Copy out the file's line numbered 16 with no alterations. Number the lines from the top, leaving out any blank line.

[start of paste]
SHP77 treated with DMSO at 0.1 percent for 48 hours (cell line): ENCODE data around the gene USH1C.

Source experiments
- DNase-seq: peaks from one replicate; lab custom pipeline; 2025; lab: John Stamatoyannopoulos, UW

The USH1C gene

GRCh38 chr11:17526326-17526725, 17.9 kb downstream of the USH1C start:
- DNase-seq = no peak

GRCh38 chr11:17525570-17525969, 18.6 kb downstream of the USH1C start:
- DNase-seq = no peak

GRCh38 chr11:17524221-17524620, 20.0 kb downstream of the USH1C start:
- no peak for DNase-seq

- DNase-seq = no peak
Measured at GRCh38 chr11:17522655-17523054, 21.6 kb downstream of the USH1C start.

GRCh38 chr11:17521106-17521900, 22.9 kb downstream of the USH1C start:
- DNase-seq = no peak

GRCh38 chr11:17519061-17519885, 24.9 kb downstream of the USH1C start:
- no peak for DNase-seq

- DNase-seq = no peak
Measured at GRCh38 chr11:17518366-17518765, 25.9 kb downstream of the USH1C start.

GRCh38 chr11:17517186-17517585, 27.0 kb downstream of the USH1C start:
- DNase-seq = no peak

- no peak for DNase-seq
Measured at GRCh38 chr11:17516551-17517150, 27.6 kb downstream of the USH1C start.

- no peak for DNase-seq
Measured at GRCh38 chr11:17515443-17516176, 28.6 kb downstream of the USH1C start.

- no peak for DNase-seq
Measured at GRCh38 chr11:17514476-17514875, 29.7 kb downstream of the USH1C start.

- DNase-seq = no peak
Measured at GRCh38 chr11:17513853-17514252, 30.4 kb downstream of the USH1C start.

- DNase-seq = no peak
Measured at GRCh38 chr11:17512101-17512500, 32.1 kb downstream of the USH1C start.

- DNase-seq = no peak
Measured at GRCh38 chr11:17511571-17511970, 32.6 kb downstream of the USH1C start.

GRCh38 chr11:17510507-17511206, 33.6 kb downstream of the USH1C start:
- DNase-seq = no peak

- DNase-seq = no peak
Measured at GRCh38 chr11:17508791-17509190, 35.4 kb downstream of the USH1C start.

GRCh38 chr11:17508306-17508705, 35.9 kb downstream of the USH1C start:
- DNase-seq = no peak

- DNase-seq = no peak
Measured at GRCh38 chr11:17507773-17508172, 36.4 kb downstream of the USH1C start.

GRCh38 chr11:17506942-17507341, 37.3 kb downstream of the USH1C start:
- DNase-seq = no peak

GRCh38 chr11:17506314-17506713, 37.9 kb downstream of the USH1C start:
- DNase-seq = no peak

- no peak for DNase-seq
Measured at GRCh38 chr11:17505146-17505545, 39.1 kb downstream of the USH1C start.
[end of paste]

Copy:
- no peak for DNase-seq